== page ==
somewhat older, less feisty, more comfortably confident Brian Peckford who
ascended the stage as guest speaker at the closing of NOIA’S 40thconference. But time had not altered his powers of communication or any of his
enormous capacity to be singular with his audience, to entertain them and,
concomitantly, to leave them feeling slightly less comfortable than when they
first sat down.
staffer of Premier Peckford, in the 1970s and 80s (full disclosure), I had
watched the performance many times, often jealously — the rapport quickly
established, the bond of trust unmistakable, all given an articulation that
found clarity only because it was as physical and emotional as it was verbal. Like
him or hate him — many did both, and some at the same time — he was a master
never ever talked about silly stuff. He was always a man on a mission. He loved
the cut and thrust of politics, found assurance in his ability to read a public through
the medium of what he described as his “bellybutton”, and revelled when he
bettered the opposition Liberals, or got his message to the media an hour or
two before the Feds — even if, most of the time, they held all the cards.
unread regarded his political machinations as gamesmanship. The more astute
would see them as levers, the mechanisms of shrewdness, the game — not the
plan. Underneath all the theatre there was
essence, politics without purpose is only about winning and losing. Real
politics exposes and circumscribes amateurs and wannabes. Ring-fenced by
values and goals, it truly is the art of the possible.
started in, I wondered how he would contain himself in the face of all the bad
politics, much of it from his own Party — from Danny Williams to Paul Davis. Policy has become submerged to politics, losing its public purpose in the
bargain… It has become something personal — what is still not clear, but certainly
something more self-serving.
Liberals under Dwight Ball, assessed in a Peckfordian context, must seem to
him a bunch having stumbled in from another planet. They possess no ability to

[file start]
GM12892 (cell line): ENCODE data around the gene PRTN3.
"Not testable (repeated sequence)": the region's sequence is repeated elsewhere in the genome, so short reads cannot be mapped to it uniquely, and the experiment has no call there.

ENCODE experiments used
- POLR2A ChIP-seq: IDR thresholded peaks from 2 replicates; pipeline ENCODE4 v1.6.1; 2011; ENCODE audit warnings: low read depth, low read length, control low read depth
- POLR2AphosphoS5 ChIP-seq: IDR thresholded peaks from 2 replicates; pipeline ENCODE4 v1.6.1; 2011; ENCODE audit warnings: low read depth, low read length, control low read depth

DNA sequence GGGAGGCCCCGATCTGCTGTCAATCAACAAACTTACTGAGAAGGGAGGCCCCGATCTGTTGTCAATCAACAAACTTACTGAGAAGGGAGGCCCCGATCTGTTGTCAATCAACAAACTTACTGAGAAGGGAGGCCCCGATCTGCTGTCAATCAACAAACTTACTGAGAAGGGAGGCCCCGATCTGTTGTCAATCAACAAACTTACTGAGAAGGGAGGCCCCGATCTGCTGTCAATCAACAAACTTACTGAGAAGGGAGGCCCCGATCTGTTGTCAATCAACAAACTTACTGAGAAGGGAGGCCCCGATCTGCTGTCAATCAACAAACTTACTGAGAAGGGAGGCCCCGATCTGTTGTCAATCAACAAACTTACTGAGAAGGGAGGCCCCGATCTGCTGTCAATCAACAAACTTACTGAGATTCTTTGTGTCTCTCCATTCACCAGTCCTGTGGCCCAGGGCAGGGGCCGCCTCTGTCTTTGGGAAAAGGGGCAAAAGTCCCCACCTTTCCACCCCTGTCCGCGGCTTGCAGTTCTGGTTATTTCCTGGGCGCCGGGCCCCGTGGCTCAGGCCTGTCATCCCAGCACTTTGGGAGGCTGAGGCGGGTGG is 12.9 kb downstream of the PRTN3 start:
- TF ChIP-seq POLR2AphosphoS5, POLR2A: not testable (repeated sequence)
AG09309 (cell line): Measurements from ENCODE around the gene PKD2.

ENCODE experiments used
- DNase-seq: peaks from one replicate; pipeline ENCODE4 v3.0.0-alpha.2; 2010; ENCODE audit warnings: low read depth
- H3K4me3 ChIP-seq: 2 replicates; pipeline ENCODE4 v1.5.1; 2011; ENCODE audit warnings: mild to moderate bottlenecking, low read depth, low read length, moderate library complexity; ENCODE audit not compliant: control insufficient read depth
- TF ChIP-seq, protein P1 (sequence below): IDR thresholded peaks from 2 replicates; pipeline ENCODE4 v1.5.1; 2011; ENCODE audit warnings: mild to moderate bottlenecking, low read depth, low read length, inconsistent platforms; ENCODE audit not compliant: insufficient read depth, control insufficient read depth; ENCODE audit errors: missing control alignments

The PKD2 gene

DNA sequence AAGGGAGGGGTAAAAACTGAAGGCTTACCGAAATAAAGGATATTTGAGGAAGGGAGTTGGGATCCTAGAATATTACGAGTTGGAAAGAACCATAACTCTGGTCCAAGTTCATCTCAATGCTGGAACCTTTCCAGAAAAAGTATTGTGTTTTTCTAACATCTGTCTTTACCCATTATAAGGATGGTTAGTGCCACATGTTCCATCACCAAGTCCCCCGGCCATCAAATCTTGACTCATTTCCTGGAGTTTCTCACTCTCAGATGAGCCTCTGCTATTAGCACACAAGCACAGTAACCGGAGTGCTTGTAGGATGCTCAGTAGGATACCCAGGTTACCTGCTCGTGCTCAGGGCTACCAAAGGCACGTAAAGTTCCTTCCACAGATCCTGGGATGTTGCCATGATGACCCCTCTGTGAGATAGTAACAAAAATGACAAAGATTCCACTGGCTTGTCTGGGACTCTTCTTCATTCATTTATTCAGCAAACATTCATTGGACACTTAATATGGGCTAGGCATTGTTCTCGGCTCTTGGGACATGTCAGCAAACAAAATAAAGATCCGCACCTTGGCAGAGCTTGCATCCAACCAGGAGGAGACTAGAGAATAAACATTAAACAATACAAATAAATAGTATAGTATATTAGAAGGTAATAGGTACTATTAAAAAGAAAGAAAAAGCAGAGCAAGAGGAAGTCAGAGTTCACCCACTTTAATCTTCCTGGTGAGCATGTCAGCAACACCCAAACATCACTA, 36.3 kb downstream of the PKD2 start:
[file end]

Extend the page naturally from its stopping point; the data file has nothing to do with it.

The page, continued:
turn forward a dial that ought not to have been reversed. The Tories had
engaged in mind-numbing recklessness, certainly deception — possibly chicanery —
precipitating Ball’s ascension to the 8th Floor in the first place.
who was Ball but an interloper, bereft of either passion or policy — a rogue
element, cold and indifferent, an awkward man trying to graft himself onto a warmer,
and fearful — if far too needy — body politic.
Peckford. There is no need for metaphor for what is obvious.
began about his roots in St. John’s, of all places. Who would ever have taken
him, of all people, for a Townie? Of course, his father was a social worker
whose career was spent in many places in the province, allowing Brian to claim
no fixed address.
questioned his heritage or that, in every bone and sinew of his being, he was a
Newfoundlander. No one questioned him, that is, except one former Premier who
was quick to denigrate him and his public expression of concern over the Muskrat
Falls project — it, ostensibly, having held less value because he no longer
galled him that, only one day after his NOIA speech, Nalcor announced overruns of
another billion dollars, raising project costs to $12.7 billion.
wonder that he noted that “the Government predicts it will receive
$902,765,000 million in offshore oil royalties… and that the [amount] totals… more
than all Federal Government cash transfers to the Province” — this year and
likely for a very long time.